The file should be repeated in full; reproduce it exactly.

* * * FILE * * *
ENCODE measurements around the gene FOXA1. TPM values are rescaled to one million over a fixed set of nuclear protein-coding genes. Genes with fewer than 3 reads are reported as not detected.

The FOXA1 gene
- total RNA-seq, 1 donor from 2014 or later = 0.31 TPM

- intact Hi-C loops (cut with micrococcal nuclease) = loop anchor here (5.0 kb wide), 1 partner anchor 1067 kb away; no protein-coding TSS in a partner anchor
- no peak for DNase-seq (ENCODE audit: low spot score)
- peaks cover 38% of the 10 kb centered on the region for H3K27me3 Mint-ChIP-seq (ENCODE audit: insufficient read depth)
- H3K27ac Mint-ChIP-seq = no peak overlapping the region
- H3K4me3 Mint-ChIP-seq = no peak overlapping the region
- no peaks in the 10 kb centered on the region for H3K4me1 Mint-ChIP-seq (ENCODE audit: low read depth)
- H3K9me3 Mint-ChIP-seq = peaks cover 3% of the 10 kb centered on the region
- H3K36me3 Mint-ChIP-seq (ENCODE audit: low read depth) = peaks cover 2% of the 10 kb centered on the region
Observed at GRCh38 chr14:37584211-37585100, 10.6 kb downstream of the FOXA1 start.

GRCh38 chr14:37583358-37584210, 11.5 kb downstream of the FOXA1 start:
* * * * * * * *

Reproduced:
ENCODE measurements around the gene FOXA1. TPM values are rescaled to one million over a fixed set of nuclear protein-coding genes. Genes with fewer than 3 reads are reported as not detected.

The FOXA1 gene
- total RNA-seq, 1 donor from 2014 or later = 0.31 TPM

- intact Hi-C loops (cut with micrococcal nuclease) = loop anchor here (5.0 kb wide), 1 partner anchor 1067 kb away; no protein-coding TSS in a partner anchor
- no peak for DNase-seq (ENCODE audit: low spot score)
- peaks cover 38% of the 10 kb centered on the region for H3K27me3 Mint-ChIP-seq (ENCODE audit: insufficient read depth)
- H3K27ac Mint-ChIP-seq = no peak overlapping the region
- H3K4me3 Mint-ChIP-seq = no peak overlapping the region
- no peaks in the 10 kb centered on the region for H3K4me1 Mint-ChIP-seq (ENCODE audit: low read depth)
- H3K9me3 Mint-ChIP-seq = peaks cover 3% of the 10 kb centered on the region
- H3K36me3 Mint-ChIP-seq (ENCODE audit: low read depth) = peaks cover 2% of the 10 kb centered on the region
Observed at GRCh38 chr14:37584211-37585100, 10.6 kb downstream of the FOXA1 start.

GRCh38 chr14:37583358-37584210, 11.5 kb downstream of the FOXA1 start: